Tips To Help You Learn About Organic Gardening

 

 

Commercial farms often rely on caustic, poisonous chemicals and pesticides to boost crops. Unfortunately, these chemicals ultimately end up in the local water supply, and people can become quite ill from exposure to them. Continue on to see how this works in the article below.

Get your kids and grand kids involved with gardening by letting them help you in the garden, and by taking them to nurseries and arboretums. Children generally love being outdoors and will soak up any knowledge you are willing to share about sunlight, water, and soil quality. Gardening is a great way for children to learn about nature and for them to bond with you.

Plant self-seeding flowers. Let your flowers do the work of re-stocking the garden for you. If you allow your flowers to go to seed, the following year you will have new seedlings popping up everywhere. If things get too crowded, or if plants appear in the wrong place, simply thin them out. Good self-seeders are alyssum, bellflower, forget-me-not, poppy and columbine.

To keep pests out of your garden without using chemicals, try planting onions at your garden’s borders. The scent of the onion will work as a natural repellent and will keep many creatures from disturbing your plants. As an added bonus, this allows you to regularly have fresh onions to use in your cooking.

Use scale, color and texture in your garden to improve interest. Use plants of different heights, putting small ones in front and tall ones in the back. Add a few plants that have deep maroon leaves, which looks great next to greenery. Plant a tree or shrub that changes to oranges and golds in autumn, and mix small-leafed plants with larger-leafed or spiky plants, such as agave.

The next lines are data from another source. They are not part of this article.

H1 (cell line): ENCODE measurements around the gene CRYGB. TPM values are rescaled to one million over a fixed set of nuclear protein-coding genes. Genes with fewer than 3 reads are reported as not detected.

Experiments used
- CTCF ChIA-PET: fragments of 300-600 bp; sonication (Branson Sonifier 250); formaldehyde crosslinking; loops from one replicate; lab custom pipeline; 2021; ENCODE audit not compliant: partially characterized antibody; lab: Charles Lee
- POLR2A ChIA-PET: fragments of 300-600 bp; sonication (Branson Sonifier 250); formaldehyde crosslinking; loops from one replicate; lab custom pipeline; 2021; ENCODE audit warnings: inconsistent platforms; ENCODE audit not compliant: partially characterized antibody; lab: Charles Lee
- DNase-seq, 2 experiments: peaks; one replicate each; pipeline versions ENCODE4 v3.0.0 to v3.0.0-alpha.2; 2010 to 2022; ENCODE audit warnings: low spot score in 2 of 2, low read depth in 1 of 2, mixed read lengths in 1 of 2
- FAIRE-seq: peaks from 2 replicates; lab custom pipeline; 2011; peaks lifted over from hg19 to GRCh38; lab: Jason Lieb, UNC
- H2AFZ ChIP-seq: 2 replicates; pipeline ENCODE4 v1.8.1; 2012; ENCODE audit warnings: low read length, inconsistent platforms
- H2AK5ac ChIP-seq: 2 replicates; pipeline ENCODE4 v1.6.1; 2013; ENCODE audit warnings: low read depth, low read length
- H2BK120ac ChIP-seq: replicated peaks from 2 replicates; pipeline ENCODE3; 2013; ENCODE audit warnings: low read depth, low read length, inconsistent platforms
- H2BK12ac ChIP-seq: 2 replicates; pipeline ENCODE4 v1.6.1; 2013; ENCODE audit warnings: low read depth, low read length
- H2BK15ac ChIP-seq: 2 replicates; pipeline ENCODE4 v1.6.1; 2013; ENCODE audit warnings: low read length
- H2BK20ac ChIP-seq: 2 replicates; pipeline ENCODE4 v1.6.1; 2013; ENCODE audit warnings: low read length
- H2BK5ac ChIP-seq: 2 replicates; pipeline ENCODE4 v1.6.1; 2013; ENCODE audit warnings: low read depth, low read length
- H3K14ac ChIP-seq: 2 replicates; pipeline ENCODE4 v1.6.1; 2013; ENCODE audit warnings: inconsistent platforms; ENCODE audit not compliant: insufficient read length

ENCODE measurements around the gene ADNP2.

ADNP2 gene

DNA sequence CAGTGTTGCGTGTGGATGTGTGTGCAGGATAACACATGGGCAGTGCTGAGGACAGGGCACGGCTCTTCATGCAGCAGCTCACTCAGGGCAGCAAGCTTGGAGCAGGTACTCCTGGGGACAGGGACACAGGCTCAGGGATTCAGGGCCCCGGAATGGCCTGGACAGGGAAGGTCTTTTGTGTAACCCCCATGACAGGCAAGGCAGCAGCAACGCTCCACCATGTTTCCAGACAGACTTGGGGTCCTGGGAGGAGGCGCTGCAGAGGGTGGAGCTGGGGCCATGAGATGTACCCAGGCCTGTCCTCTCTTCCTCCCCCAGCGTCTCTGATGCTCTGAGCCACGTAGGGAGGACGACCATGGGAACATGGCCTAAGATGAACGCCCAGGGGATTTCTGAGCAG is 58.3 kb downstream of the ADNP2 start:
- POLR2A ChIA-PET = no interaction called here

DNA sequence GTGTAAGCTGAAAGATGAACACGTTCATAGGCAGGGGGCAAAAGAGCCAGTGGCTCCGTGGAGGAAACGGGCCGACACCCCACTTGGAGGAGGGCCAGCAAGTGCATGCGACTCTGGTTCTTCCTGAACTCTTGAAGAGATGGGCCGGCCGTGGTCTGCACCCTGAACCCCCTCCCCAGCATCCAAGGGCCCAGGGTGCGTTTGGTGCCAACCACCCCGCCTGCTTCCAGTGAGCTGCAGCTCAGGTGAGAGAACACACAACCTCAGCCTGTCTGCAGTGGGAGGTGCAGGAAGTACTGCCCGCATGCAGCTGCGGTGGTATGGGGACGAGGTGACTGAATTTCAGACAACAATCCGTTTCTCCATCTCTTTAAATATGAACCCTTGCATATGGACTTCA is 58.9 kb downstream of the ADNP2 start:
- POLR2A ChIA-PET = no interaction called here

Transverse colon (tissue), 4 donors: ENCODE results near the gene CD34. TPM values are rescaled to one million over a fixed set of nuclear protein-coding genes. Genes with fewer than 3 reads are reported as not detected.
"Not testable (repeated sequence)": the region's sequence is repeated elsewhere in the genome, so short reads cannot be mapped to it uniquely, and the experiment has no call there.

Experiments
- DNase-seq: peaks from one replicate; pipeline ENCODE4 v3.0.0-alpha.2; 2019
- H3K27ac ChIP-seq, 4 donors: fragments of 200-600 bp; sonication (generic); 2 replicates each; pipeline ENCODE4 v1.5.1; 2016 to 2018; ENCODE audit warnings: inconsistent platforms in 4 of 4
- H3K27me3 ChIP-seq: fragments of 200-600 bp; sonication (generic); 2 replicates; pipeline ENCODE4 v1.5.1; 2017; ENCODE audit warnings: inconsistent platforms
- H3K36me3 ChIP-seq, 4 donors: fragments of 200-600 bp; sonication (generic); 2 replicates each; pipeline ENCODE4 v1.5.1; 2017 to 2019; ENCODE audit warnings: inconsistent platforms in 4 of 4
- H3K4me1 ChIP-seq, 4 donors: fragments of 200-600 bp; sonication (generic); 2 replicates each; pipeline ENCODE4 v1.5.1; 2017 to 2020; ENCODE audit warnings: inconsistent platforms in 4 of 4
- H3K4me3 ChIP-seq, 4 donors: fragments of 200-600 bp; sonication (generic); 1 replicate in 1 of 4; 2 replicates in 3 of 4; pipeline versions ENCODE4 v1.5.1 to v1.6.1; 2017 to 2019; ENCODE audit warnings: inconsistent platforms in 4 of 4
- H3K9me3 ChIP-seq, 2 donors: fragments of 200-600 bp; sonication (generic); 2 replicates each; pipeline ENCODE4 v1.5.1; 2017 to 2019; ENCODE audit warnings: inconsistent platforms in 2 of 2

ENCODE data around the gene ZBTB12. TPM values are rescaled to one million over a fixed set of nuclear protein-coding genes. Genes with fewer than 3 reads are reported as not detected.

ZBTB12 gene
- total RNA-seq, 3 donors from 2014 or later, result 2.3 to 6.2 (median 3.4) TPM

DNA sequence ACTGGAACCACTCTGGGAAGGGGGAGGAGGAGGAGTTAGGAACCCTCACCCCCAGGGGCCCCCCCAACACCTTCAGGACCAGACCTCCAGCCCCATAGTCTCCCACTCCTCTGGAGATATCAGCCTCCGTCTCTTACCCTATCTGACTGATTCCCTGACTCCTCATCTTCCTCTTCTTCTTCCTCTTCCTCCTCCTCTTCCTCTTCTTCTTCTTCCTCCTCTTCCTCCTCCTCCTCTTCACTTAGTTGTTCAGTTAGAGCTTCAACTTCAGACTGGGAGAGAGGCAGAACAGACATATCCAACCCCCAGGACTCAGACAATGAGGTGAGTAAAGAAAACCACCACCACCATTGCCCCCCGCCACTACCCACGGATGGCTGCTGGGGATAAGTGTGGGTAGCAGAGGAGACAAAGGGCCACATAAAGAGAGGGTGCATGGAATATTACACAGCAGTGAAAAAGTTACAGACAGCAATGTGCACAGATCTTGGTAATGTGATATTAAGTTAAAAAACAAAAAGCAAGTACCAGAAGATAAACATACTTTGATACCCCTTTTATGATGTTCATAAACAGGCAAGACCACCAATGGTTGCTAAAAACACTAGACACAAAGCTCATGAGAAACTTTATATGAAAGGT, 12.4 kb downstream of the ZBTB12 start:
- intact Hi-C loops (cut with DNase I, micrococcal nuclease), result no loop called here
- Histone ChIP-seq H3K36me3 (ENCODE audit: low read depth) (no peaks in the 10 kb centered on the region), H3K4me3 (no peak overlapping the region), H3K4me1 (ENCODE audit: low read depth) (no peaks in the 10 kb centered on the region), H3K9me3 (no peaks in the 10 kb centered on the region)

Be sure that you have earthworms in your soil. Earthworms are vital to good organic gardening, because they aerate the soil. Also, the by-products of earthworm digestion are actually great plant food. Earthworms encourage soil bacteria that provide needed nutrients to your plants while competing with harmful insect pests, reducing the need for chemical pesticides and fertilizers.

Reduce the need for pesticides in your garden by planting native crops. Native plants will have a better resistance against the bugs and bacteria of your area, and will be better equipped to compete with native weeds. Native plants will attract beneficial native insects, such as ladybugs, which can naturally control pest problems without the need for chemicals.

Use organic mulch. Any material that is spread over the soil is considered mulch. It helps to keep weeds at bay, holds moisture in the soil, and keeps the ground cool in summer and warm in winter. Examples of mulch include compost, shredded leaves, fine wood chips, straw and grass clippings.

Now that you’ve read this article, it is probably clear to you that it doesn’t take a rocket scientist to grow organic produce. If you can simply follow some easy-to-implement tips, you can be well on your way to gardening success. Memorize these tips and put them to use and grow the garden you’ve been wanting.